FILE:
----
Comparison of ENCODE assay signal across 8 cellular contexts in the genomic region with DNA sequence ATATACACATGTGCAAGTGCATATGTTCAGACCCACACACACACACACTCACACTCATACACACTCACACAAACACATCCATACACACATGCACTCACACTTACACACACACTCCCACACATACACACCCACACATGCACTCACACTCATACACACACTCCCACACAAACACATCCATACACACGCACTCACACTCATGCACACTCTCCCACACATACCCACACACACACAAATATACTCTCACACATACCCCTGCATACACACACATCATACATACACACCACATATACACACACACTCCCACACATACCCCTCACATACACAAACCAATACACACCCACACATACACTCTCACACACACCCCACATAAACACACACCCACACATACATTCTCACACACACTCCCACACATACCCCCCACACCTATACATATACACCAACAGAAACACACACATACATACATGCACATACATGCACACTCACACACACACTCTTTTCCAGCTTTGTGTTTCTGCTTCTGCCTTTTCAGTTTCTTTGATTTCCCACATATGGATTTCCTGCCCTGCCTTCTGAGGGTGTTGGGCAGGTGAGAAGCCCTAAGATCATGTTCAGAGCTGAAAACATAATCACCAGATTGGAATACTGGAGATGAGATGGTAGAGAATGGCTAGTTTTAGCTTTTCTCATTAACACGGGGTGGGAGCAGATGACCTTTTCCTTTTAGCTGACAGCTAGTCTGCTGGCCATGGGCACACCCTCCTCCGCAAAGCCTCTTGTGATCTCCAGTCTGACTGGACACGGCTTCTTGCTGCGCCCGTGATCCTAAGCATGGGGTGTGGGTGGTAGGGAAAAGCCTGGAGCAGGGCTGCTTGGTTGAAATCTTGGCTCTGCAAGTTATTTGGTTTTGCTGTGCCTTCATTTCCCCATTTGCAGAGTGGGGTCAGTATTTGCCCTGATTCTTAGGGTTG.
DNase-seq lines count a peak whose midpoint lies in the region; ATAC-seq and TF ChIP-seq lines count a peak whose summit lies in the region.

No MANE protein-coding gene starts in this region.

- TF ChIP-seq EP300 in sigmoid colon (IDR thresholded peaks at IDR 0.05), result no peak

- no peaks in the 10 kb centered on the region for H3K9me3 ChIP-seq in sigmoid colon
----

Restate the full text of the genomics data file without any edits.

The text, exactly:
Comparison of ENCODE assay signal across 8 cellular contexts in the genomic region with DNA sequence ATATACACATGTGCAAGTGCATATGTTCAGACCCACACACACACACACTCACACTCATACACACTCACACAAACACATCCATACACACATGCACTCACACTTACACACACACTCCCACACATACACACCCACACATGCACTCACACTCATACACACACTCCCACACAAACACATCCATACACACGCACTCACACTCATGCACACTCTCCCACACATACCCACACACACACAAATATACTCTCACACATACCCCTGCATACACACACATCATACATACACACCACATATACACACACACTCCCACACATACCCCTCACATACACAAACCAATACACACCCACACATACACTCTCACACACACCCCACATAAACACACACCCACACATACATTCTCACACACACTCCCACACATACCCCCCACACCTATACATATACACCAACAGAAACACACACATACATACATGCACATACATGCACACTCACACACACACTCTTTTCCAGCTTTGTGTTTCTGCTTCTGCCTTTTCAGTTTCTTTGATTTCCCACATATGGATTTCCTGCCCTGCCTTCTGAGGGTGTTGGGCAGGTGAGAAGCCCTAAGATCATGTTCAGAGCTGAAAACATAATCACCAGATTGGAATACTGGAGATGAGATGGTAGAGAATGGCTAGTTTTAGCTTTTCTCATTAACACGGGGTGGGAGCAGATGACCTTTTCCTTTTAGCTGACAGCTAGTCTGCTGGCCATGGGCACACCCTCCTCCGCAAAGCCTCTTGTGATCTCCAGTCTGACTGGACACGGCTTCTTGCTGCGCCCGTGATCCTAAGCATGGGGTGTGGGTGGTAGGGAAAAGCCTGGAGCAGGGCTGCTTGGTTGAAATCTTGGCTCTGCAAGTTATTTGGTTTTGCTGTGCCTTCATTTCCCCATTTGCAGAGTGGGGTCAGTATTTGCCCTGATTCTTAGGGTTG.
DNase-seq lines count a peak whose midpoint lies in the region; ATAC-seq and TF ChIP-seq lines count a peak whose summit lies in the region.

No MANE protein-coding gene starts in this region.

- TF ChIP-seq EP300 in sigmoid colon (IDR thresholded peaks at IDR 0.05), result no peak

- no peaks in the 10 kb centered on the region for H3K9me3 ChIP-seq in sigmoid colon